If you want to demonstrate that you can use Maya (or any other package) then just build up a portfolio of pieces that you are proud of.
To be clear, I’m not dismissing education in a discipline, but I am questioning the value of being certified in a particular product.
December 1, 2011 at 12:56 pm #47734
I would have to agree with nifty…. If you are looking to get into an art role (modelling, animation, char design, layout… whatever)… it will be based on your showreel/portfolio, more than knowledge of a particular software package.
I know of animators trained in 3D Max, getting hired and told to learn Maya…. because they were great animators! Same goes for environment artists & character modellers.
Personally, I would recommend attending a good course which delivers modules in your particular area of interest. This will 1. Teach you the skills you need 2. Allow you to hone those skills 3. Give you the time to gather a collection of pieces for a portfolio 4. Allow you figure out if it is definitely the area you want to work in, cause any decent course will keep you busy and have you work to tight deadlines for assignments.. preparing you for industry.
Hope this helps
December 1, 2011 at 8:40 pm #47739
Im finding it kind of hard to find a suitable course in Leinster due to low points in the leaving cert (255)
I was looking at applying through Fetac maybe also but some require moduals i dont have like programming for beginners or things like that
I was looking at this course, i see it only deals with gaming in year four though. Would that be a waste of four years? What other routes could i go?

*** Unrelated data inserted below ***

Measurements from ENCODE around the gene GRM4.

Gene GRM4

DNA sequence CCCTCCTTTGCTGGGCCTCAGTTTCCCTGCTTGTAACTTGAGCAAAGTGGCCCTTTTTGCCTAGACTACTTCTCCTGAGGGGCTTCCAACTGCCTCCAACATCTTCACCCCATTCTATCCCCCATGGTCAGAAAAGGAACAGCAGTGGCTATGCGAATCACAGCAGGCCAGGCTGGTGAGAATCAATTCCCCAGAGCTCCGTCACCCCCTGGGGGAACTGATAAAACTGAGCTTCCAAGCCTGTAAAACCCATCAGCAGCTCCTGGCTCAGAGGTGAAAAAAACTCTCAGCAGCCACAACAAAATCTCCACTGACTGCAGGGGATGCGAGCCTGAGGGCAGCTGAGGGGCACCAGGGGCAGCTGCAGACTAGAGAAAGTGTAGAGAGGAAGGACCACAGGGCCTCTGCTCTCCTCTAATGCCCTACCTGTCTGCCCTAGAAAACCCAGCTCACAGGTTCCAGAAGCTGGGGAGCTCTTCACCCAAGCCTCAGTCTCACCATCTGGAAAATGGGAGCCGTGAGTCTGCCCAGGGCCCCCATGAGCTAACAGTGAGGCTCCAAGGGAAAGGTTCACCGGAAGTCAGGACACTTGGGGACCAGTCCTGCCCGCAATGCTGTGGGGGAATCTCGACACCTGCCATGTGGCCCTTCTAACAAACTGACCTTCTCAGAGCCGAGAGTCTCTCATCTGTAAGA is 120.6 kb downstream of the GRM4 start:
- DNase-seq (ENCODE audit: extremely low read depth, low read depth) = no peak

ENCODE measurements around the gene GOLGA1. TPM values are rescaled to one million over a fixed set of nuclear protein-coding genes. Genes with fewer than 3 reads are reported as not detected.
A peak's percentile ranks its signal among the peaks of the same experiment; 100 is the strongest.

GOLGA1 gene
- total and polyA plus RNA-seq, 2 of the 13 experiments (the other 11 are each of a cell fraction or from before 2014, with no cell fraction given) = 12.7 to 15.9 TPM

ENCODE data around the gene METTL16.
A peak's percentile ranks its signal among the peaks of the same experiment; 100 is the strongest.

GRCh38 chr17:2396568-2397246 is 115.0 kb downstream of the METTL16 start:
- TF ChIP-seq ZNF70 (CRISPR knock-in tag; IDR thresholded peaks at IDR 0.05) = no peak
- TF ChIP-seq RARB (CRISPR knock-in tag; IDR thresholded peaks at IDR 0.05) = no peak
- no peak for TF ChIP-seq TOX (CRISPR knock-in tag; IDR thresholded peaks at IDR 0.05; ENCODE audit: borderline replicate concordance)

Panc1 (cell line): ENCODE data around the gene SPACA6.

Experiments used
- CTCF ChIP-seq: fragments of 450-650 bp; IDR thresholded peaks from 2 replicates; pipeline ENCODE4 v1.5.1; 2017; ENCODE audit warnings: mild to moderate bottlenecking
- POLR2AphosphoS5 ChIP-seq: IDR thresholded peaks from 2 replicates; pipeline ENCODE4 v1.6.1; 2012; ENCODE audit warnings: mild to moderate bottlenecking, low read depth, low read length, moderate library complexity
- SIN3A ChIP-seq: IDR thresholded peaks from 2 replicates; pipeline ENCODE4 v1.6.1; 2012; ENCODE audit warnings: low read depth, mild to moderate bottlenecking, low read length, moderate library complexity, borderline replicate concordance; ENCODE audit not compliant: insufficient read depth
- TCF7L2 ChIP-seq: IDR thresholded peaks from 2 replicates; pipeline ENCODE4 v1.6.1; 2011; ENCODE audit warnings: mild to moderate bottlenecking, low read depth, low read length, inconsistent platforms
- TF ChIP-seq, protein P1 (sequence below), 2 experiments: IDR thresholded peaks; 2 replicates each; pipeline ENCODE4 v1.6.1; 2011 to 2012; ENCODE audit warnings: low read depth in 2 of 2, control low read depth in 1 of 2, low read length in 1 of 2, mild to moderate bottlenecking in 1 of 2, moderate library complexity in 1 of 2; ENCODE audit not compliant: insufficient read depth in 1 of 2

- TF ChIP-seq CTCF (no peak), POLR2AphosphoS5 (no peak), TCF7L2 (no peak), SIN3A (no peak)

I also was trying to keep in mind that i could look for a job in a different area of it other than gaming if i couldnt find work. Any advice ? :/
December 5, 2011 at 4:16 pm #47742
Im finding it kind of hard to find a suitable course in Leinster due to low points in the leaving cert (255)[/quote:7d30c1f1e5]
Not all courses are based on the points system; that’s just for the CAO. In Ballyfermot College, for instance, admission is largely dependent on how well you perform at the interview, as well as on aptitude assessments (which may measure such things as your results in subjects which actually relate in some way to game design). This is also the case with our course at Clane College.
December 5, 2011 at 4:24 pm #47743
I went to the Trinity open day with a friend just so we could have a look at their It facilities and have a look around and i was talking to one of the guys who done computer science through engineering i think and he said that it probably would be a waste of my time time do my 4th year in specialising in game design because most of the content is pretty basic and can be learn quickly.
I have been on 3dbuzz allot and am working through the maya course at the moment. Would it be unusual if i was to do a course like this and then self learn from online resources, in the specific area i was interested in?